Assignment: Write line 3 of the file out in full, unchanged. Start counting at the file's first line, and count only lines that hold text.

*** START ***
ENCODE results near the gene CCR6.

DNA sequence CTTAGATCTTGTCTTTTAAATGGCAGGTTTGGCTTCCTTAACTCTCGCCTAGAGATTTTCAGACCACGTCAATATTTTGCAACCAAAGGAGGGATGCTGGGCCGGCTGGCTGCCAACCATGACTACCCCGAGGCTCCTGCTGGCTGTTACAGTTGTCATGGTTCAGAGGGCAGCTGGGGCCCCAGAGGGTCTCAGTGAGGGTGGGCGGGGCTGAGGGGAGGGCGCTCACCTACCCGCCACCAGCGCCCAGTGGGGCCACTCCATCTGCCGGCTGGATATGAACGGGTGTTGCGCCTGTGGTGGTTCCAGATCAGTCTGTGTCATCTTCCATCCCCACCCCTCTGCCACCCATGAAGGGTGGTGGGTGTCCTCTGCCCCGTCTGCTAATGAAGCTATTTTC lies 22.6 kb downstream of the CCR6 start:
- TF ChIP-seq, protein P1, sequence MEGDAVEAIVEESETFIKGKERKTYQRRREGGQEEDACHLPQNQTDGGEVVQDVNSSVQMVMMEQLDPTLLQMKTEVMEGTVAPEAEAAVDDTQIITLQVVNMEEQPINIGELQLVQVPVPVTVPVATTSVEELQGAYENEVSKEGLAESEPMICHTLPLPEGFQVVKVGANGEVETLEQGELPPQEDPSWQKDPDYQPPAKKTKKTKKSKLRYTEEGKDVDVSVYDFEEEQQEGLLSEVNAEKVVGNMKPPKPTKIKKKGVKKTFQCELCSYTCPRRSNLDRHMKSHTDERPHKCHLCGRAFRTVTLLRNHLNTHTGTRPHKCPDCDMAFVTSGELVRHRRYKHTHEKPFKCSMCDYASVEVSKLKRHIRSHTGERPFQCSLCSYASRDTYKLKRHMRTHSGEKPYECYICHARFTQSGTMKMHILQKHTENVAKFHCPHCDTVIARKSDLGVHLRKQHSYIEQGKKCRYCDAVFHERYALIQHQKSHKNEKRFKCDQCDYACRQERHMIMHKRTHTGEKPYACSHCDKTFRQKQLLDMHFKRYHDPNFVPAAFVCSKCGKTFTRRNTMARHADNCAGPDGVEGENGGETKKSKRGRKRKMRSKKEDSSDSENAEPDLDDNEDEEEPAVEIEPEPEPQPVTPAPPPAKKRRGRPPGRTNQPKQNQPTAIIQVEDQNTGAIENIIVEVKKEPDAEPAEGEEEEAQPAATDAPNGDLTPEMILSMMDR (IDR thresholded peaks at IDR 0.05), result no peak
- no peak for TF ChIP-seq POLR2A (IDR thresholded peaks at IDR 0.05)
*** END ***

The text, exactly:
- TF ChIP-seq, protein P1, sequence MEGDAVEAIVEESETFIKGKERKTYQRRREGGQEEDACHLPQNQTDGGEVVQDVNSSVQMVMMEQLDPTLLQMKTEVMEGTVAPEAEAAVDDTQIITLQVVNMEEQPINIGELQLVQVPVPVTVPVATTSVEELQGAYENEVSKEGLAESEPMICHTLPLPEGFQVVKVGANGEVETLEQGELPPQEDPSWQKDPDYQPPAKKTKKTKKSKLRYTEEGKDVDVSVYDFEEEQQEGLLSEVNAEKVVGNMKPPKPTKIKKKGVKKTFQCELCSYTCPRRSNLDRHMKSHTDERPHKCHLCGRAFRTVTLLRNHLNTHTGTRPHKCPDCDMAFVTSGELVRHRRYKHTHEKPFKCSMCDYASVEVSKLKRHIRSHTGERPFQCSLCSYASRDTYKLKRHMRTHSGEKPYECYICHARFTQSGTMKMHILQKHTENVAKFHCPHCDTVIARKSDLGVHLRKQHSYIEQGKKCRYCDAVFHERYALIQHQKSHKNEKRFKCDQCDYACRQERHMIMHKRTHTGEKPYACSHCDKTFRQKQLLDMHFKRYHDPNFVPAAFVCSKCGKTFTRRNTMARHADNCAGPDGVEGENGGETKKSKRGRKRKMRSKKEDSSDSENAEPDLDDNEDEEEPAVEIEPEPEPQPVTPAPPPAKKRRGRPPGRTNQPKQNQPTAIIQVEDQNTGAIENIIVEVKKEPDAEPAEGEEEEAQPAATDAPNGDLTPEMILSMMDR (IDR thresholded peaks at IDR 0.05), result no peak